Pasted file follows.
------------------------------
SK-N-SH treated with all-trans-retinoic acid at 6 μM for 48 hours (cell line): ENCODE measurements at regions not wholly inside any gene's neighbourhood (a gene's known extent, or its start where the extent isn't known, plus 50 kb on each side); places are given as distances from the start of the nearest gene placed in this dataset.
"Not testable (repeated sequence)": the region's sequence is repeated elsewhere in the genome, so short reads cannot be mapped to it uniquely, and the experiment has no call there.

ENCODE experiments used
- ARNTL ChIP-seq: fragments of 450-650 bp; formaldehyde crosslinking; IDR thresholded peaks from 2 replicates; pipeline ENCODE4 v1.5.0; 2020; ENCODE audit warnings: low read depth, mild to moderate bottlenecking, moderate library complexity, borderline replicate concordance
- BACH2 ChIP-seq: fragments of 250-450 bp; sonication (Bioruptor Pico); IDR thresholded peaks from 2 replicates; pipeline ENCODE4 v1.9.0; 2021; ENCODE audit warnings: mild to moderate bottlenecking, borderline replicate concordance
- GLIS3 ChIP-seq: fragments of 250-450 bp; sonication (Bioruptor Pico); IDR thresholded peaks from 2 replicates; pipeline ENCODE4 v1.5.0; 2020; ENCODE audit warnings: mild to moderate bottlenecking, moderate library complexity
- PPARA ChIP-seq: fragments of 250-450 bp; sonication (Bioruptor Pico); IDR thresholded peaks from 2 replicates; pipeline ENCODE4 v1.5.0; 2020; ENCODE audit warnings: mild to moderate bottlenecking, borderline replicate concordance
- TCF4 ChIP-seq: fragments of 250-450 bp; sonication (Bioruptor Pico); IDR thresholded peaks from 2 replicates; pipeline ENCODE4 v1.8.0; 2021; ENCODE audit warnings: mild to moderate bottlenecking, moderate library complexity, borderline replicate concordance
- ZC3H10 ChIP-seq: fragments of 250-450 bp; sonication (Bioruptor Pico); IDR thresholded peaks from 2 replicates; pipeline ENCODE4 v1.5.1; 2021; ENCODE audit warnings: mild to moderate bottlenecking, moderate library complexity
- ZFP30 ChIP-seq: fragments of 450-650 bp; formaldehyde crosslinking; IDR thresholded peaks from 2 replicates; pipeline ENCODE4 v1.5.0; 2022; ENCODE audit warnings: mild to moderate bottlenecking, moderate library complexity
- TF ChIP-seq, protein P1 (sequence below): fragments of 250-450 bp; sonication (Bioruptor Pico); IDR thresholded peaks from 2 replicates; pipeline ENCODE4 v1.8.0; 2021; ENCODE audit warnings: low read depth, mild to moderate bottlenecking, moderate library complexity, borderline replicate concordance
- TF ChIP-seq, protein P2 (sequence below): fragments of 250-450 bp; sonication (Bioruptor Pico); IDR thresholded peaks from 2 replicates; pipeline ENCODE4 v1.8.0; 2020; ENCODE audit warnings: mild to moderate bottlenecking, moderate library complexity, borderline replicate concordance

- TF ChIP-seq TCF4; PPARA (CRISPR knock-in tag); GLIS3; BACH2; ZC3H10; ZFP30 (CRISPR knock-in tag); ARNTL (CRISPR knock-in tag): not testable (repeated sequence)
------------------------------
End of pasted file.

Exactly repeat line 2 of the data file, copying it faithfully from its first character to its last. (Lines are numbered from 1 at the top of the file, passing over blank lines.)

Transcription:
"Not testable (repeated sequence)": the region's sequence is repeated elsewhere in the genome, so short reads cannot be mapped to it uniquely, and the experiment has no call there.